By John Cantleberry, Business Development, B2R Finance

It’s not uncommon for residential real estate investors to begin dabbling in real estate by flipping homes before pursuing a buy-to-hold strategy.

Flipping a home may bring in more money over a shorter time period than a buy-to-hold strategy and it requires a smaller out-of-pocket financial investment.

The true goal of a real estate investor, however, is to hold an asset that appreciates in value and pays the investor back along the way. A house flipper is more of a dealer: buying at a discount, improving an asset and selling it at what the market will bear.

In this post, we’ll take a look at what it takes to be successful at buy to flip and buy to hold to decide which strategy is best for you.


Flipping, first and foremost, requires a good lead source for home purchases. That often means finding a wholesaler in your market who is willing to sell distressed properties at a discount to market prices. Some flippers also attend public auctions to bid on REOs, but that option is becoming less viable as foreclosures decline nationally. Still others deal with distressed homeowners directly.

Networking at real estate investment clubs, where investors may have properties to sell, is one place to begin building leads. Some investors also advertise via direct mail or other means to find properties to flip.

Flippers will need a good rehab skill set or they could quickly find themselves in a financial hole. They should understand the ins and outs of hiring a good contractor and what questions to ask. There are inherent risks in buying distressed or discounted property, as there may be unforeseen issues that aren’t discovered until the rehab begins.

That’s why buying deep must be the goal to ensure a solid return. This type of real estate deal is generally financed by hard money lenders — financing that comes at a significant cost with interest rates usually in the double digits — so flippers will want to get their properties rehabbed and sell quickly to keep financing costs down.


Sometimes a home bought with plans to flip won’t bring in the projected return. This could happen when the flipper pays too much for the property up front, when renovation costs exceed the rehab budget, or if the housing market softens.

When a situation like that occurs, the investor may decide it makes sense to convert the asset into a rental home.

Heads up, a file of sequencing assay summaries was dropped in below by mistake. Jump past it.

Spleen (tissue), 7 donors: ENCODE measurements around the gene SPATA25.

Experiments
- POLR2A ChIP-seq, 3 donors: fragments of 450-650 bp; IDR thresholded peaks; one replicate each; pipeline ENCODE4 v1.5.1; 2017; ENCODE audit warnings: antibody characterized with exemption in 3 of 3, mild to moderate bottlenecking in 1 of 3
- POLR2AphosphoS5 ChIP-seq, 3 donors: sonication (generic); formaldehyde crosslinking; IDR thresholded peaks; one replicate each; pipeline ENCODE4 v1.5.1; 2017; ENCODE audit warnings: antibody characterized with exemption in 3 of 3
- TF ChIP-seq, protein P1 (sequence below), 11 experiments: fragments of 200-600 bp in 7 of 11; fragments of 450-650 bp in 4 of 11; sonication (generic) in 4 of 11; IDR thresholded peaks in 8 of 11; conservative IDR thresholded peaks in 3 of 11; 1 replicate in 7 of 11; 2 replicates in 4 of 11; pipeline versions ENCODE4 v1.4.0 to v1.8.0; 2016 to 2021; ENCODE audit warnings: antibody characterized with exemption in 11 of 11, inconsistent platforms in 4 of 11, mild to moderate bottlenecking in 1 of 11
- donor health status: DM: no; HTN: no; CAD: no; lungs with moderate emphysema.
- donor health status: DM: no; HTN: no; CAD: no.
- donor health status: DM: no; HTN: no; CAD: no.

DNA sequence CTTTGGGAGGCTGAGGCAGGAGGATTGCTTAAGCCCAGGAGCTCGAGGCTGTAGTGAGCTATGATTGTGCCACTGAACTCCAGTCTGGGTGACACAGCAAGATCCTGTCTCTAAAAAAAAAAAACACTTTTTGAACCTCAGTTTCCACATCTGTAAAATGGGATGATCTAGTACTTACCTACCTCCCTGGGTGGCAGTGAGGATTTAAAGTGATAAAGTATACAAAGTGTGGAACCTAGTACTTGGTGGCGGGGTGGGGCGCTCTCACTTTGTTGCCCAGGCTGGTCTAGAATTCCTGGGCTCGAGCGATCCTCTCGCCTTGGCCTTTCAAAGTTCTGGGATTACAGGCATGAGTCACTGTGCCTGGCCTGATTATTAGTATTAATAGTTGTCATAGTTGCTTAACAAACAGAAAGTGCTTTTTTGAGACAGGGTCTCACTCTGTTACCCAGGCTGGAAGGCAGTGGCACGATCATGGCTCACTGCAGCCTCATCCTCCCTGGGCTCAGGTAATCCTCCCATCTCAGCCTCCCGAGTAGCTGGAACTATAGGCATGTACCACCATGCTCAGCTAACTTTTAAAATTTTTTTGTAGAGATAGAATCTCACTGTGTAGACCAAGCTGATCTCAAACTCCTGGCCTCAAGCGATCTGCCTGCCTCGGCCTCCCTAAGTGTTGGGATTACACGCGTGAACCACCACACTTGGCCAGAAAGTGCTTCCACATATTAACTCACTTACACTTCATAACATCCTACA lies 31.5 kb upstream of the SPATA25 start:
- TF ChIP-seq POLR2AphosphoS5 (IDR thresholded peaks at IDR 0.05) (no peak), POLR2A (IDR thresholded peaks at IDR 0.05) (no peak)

Such a situation often is a good segue into a buy-to-hold strategy, which allows an investor to create value from rental cash flow. At the same time rental cash flow is coming in, a buy-to-hold investor has an appreciating asset. Say a home is purchased for $100,000 and it appreciates at just 3% per year. That means your $100,000 home in 10 years is worth about $134,000. During this time, the investor is paying down principal and receiving a depreciating tax shelter as well.


Now let’s examine whether you should flip or buy-to-hold. The answer often depends on where you are located and what is happening with home prices in your particular metro market. The interest rate environment may also play a role.

As home price appreciation slows, as it is expected to do this year, the volume of flipping usually declines. That is because the profit that flippers can expect to gain on the flip is likely to decline.

Rising home prices can translate into significant short-term gains for flippers. If you live in a region where job growth is exploding, such as the northern Dallas suburbs — then this might be a good strategy to pursue. However, on the downside, a hot housing market also means it might be difficult to buy deep.

A buy-to-hold strategy makes more sense in markets where the housing market is soft, as the investor is in it for the long term and willing to wait things out. It also makes good sense when investors cannot find homes at deep discounts.

These regions often allow the RE investor to still charge a competitive rental rate that will bring in healthy returns, even without buying much below market prices.

Asset-based lending, the type of lending done at B2R Finance, allows an investor to finance their properties based on cash flows from the rentals. The buy-to-hold strategy usually also allows the investor to put less money into the rehab to get it to rental grade as opposed to selling grade.

Both strategies, buy to flip and buy to rent, provide tax benefits.

For more information on asset-based lending and how you can leverage equity in your current rental properties to unlock equity and free-up cash to buy more rentals, contact John Cantleberry at [email protected].

This is an article published by B2R Finance at


Have A Question?
  • [wpfeup-register type=”registration” id=”221″]

  • [wpfeup-login id=”222″]